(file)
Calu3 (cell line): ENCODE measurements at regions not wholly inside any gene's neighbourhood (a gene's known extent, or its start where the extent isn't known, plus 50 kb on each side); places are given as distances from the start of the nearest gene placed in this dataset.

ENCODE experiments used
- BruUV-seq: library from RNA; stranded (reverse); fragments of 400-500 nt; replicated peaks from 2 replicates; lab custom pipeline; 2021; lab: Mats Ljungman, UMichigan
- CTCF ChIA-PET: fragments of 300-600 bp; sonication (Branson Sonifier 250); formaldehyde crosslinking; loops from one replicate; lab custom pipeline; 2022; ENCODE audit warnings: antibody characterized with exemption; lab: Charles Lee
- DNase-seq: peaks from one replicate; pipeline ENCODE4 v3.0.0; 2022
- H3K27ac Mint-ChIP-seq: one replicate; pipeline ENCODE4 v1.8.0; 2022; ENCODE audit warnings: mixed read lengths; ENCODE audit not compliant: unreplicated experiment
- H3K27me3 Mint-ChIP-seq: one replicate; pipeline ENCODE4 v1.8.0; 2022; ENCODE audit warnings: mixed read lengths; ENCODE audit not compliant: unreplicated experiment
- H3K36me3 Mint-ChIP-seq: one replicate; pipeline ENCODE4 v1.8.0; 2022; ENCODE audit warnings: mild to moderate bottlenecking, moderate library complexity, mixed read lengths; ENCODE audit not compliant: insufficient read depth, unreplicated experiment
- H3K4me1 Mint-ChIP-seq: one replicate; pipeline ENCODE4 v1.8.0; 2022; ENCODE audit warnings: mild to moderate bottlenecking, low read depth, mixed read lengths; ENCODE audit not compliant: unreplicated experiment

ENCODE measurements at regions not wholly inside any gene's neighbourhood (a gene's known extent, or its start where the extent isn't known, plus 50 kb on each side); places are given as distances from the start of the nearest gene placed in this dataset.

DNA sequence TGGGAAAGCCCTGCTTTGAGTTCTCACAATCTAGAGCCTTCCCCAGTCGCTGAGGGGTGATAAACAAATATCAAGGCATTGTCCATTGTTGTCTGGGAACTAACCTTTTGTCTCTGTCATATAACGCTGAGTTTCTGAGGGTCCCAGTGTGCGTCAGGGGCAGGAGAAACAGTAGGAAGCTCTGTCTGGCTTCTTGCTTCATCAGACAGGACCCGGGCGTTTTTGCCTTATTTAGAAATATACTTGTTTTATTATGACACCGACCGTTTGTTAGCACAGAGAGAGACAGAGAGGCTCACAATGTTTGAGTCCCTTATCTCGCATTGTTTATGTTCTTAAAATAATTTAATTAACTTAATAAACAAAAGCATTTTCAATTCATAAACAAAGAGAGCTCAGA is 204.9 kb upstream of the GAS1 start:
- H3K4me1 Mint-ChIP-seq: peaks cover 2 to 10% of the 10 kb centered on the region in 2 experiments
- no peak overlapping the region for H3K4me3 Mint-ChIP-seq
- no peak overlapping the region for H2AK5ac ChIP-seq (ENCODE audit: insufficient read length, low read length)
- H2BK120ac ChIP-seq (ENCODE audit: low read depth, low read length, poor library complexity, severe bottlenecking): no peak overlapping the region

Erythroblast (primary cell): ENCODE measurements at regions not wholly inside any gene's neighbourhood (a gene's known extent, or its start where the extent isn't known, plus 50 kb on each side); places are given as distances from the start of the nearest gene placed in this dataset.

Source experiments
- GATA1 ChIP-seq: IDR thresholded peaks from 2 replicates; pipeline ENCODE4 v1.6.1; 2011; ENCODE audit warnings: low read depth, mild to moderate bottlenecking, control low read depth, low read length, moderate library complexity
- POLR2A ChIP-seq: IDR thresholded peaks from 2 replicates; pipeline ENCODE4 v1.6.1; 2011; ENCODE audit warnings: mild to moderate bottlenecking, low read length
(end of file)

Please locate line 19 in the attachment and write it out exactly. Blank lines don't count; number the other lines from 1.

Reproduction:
- POLR2A ChIP-seq: IDR thresholded peaks from 2 replicates; pipeline ENCODE4 v1.6.1; 2011; ENCODE audit warnings: mild to moderate bottlenecking, low read length